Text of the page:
I sat in the rear of the chapel, observing the impact of a life well loved. The room was filled with mostly family including supportive friends. Just his own children numbered seven. Multiply that a few times and you get grands- and great-grandchildren, nieces and nephews, in-laws and more. A legacy and tribute to his life.
A memorial service for an elderly neighbor. Not just any neighbor. But, a neighbor from my early childhood, a long-time friend of my parents. It’s times like this that can surprise us with reminders of days thought long forgotten. I know it did for me.
Alan LeRoy Willard.
I’ve heard him referred to as “Al” and “LeRoy” at different times, but, LeRoy was the favored. For me, as a youth, it was simply “Mr. Willard.” We didn’t dare call adults by their first names in those days. It was considered disrespectful and presumptuous. Even now, that formality remains. It just ‘sticks’, and so, “Mr. Willard” is how I remember him.
The Willard family were our across-the-street neighbors on Pacific Street. Most of the houses on this long block were nearly identical in structure. Our family bought and moved into our two-level, four bedroom home in the mid-’60s. My dad, who knew no stranger, quickly acclimated as he puttered in the yard or wrestled with the wrench under the hood of our ‘woody’ station wagon. He and Mr. Willard would exchange words with knowing nods while bent and greased to the elbows under that hood.
I’m not sure how the friendship began between our household and the Willards’, but it very well could have been cemented from something as simple as that wrench.
Mr. Willard was the quiet sort. I really never heard him speak much, but he was quite involved in his community and children’s lives. My dad and Mr. Willard volunteered in Boy Scouts at different times, while their sons earned ranks and badges. They equally enjoyed coaching Little League teams at Montavilla park. Guitar and fiddle jam sessions, together with friends and extended family, made Saturday nights memorable.
My mom and Mrs. Willard also shared a friendship just as meaningful. So much of what they did in those days reflected the importance of family and community. As they assisted in Scouting as Den Mothers or keeping score for baseball games, their homes had the open-door of hospitality. These moms enjoyed the latest crafts when it came to macrame and paints. Tupperware parties and afternoon coffee were shared at one home or another. They supported their husbands and kids in the various activities and parenting that came with being neighbors. It was a friendship that breathed so naturally.
Our families were unique from each other in small ways. Their roots were from Tennessee, and, so I learned geography! I had no idea where this state was located. It could have been a foreign country for all I knew. But, they were proud of their heritage as much as I was of my Montana roots. In our youthful innocence, us kids would sometimes compare our understanding of faith in God, while grappling with our growing adolescence and world view of the ’70s. Regardless of where we worshiped, or what views we embraced, there was a moral fiber that needed no explanation. Our parents taught us by example and word.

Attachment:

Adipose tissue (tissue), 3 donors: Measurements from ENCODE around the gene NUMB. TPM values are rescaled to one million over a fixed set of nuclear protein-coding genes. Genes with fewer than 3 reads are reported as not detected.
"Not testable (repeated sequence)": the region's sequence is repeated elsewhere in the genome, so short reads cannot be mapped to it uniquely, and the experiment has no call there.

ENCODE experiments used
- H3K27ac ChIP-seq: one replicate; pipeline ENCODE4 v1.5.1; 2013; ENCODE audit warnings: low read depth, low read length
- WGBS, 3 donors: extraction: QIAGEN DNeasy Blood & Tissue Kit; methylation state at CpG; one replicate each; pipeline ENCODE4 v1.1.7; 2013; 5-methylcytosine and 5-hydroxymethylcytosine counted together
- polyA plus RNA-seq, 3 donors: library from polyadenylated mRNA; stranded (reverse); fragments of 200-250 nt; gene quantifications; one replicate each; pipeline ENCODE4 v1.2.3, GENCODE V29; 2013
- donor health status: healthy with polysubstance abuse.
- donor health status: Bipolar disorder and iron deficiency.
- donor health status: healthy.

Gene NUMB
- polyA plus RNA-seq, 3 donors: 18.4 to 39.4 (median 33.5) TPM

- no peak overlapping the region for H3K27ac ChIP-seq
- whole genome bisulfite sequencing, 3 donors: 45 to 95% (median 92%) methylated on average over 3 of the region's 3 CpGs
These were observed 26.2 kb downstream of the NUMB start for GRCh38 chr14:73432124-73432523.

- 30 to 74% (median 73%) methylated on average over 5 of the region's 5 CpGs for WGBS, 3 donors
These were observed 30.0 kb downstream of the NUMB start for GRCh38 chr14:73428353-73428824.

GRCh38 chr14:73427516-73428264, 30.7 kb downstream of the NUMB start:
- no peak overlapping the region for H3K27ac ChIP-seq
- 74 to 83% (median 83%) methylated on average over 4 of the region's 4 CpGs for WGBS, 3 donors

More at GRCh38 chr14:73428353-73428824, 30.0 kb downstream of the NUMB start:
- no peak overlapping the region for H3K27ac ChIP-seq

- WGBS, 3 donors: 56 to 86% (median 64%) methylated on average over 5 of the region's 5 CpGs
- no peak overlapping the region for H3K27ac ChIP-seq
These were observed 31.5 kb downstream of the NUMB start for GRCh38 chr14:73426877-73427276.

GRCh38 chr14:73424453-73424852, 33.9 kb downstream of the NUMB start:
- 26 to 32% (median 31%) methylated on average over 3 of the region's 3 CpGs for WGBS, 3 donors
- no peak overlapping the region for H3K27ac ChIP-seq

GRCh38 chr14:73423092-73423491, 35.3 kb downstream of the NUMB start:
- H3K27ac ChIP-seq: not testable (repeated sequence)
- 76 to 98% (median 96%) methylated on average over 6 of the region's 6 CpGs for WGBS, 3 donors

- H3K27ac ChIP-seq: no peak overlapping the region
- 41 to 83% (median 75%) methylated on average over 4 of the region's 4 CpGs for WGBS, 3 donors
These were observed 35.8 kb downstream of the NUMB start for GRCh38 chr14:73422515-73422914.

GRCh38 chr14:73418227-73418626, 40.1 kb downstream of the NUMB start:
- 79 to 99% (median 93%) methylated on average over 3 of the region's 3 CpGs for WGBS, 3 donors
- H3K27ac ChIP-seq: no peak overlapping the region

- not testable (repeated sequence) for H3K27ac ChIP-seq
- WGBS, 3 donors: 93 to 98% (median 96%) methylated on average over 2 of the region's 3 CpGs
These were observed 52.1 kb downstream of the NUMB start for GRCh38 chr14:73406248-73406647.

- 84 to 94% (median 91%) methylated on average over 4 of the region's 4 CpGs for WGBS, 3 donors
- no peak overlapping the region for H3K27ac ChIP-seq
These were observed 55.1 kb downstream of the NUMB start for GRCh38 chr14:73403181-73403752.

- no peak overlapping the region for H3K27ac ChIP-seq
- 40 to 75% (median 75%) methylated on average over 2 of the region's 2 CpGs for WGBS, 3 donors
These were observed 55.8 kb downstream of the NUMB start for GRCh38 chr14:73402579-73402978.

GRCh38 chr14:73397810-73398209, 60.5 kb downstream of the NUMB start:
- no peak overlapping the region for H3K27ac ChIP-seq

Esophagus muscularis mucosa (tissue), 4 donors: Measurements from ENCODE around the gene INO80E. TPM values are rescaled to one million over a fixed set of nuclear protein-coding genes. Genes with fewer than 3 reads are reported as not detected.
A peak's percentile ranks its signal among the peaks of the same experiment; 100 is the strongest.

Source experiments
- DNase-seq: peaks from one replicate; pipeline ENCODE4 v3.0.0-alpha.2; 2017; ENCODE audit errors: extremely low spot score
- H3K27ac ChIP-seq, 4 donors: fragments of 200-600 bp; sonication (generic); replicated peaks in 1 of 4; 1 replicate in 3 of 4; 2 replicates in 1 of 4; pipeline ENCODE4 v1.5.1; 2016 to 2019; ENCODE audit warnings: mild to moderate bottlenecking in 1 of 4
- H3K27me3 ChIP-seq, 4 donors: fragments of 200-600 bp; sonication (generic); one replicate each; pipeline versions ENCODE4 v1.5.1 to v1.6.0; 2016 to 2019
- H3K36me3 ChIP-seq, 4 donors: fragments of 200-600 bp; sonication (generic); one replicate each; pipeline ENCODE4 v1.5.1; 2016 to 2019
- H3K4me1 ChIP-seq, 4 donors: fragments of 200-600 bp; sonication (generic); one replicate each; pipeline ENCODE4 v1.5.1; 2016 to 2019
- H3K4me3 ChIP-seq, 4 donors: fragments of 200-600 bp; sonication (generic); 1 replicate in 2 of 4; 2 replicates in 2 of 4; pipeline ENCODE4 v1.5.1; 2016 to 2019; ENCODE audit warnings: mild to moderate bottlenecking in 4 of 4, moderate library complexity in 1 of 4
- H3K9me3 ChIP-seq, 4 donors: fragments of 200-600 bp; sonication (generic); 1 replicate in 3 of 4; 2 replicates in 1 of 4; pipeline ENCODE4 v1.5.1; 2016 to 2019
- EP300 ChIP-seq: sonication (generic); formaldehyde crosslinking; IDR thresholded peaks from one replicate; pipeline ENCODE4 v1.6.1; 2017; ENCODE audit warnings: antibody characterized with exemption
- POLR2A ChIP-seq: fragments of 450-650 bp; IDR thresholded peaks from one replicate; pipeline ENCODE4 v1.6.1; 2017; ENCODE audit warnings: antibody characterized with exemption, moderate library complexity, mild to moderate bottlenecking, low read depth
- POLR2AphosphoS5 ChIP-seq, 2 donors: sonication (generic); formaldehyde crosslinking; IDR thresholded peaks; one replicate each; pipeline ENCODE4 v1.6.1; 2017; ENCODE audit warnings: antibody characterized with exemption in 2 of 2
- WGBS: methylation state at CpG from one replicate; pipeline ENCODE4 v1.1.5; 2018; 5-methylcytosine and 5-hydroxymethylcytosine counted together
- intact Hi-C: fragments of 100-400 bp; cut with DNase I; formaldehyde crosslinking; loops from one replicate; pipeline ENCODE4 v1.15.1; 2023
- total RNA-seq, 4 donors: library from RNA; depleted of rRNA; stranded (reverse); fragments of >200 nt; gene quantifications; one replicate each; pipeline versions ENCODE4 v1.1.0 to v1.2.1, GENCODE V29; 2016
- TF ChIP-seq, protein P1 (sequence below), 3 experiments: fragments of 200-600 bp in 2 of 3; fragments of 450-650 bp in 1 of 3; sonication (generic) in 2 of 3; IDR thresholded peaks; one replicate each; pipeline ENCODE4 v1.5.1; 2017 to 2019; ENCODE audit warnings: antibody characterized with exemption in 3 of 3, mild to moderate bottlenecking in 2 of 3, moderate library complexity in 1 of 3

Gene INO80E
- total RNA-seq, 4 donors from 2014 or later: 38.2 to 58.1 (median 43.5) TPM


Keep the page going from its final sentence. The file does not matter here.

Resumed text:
Weekends always seemed to celebrate the long-awaited break from the work week. Most often we could find my folks at their house, or they at ours, playing Pinochle or Cribbage till late in the night. Summer time would take our families to Oxbow park for camping. I don’t know how the moms did it with all the preparations, because it seemed we would go just about every week. Invariably, our Oregon weather could be unpredictable, but rain didn’t deter us from these weekend get-aways. Us kids always found our own adventures on trails beckoning us to explore the out of doors.
The years just flew by. No longer children, we pressed into the adult world. The kids began to find their way through work, marriage, education or other. My parents would eventually moved out of state while Mr. and Mrs. Willard remained in their home on Pacific Street, nestled into their lives as grandparents and favored Aunt and Uncle.
Mr. Willard enjoyed taking quiet walks around the park behind his home. His daily strolls included feeding the rambunctious squirrels frequenting the area. Eventually, the years caught up with him, and his strength became less manageable.
So, on this day of his memorial, Alan LeRoy Willard was honored by military salute with Taps. He was a Navy veteran. The American flag draping his coffin, folded tightly into it’s traditional triangle, was presented to his wife, Barbara. He will be buried at Willamette Memorial cemetery.
This service, planned and arranged by himself long before his death, included the traditional hymns The Old Rugged Cross and In the Garden. Lyrics revealing the testimony of his life – of trusting faith in his future, and his daily walk together with his Savior, Jesus Christ. Giving the image of his solitary walks at Montavilla Park.
I struggled with the huge lump in my throat. The bond of friendship runs deep and strong. Even over the passage of time. It’s eternal. These moments of sorrow, also bring joy with knowing how important lifelong friendships are.
Sometimes what we see in hindsight, we wish we could have seen while in the present.
I hugged Barb, and two of her daughters, Linda and Vickie, chatting briefly. We experienced many things in those formative times, and those times were part of what shaped us for today. I am grateful.
A man of many companions may come to ruin,
but there is a friend who sticks closer than a brother.
~ Proverbs ~